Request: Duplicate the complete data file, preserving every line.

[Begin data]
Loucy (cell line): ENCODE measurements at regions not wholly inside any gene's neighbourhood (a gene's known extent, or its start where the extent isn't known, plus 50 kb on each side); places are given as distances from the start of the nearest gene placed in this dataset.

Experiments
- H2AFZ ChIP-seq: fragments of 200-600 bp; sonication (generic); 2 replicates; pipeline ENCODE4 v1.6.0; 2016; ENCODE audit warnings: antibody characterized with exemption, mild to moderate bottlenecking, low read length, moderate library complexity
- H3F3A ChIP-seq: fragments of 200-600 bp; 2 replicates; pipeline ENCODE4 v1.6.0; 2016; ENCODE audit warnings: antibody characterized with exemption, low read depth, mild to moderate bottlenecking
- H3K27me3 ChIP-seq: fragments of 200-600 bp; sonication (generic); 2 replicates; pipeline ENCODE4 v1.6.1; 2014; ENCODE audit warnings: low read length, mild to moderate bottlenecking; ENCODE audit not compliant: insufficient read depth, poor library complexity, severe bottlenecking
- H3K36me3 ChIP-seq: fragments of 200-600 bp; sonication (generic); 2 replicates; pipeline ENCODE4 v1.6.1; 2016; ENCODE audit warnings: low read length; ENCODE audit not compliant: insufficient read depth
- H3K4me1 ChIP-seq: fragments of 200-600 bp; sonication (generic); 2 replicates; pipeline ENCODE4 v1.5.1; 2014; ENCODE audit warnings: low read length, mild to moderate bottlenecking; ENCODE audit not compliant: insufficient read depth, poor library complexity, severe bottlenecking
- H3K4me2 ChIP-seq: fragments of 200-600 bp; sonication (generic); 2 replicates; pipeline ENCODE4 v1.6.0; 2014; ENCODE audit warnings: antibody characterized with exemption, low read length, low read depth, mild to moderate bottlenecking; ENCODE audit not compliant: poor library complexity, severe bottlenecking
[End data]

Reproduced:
Loucy (cell line): ENCODE measurements at regions not wholly inside any gene's neighbourhood (a gene's known extent, or its start where the extent isn't known, plus 50 kb on each side); places are given as distances from the start of the nearest gene placed in this dataset.

Experiments
- H2AFZ ChIP-seq: fragments of 200-600 bp; sonication (generic); 2 replicates; pipeline ENCODE4 v1.6.0; 2016; ENCODE audit warnings: antibody characterized with exemption, mild to moderate bottlenecking, low read length, moderate library complexity
- H3F3A ChIP-seq: fragments of 200-600 bp; 2 replicates; pipeline ENCODE4 v1.6.0; 2016; ENCODE audit warnings: antibody characterized with exemption, low read depth, mild to moderate bottlenecking
- H3K27me3 ChIP-seq: fragments of 200-600 bp; sonication (generic); 2 replicates; pipeline ENCODE4 v1.6.1; 2014; ENCODE audit warnings: low read length, mild to moderate bottlenecking; ENCODE audit not compliant: insufficient read depth, poor library complexity, severe bottlenecking
- H3K36me3 ChIP-seq: fragments of 200-600 bp; sonication (generic); 2 replicates; pipeline ENCODE4 v1.6.1; 2016; ENCODE audit warnings: low read length; ENCODE audit not compliant: insufficient read depth
- H3K4me1 ChIP-seq: fragments of 200-600 bp; sonication (generic); 2 replicates; pipeline ENCODE4 v1.5.1; 2014; ENCODE audit warnings: low read length, mild to moderate bottlenecking; ENCODE audit not compliant: insufficient read depth, poor library complexity, severe bottlenecking
- H3K4me2 ChIP-seq: fragments of 200-600 bp; sonication (generic); 2 replicates; pipeline ENCODE4 v1.6.0; 2014; ENCODE audit warnings: antibody characterized with exemption, low read length, low read depth, mild to moderate bottlenecking; ENCODE audit not compliant: poor library complexity, severe bottlenecking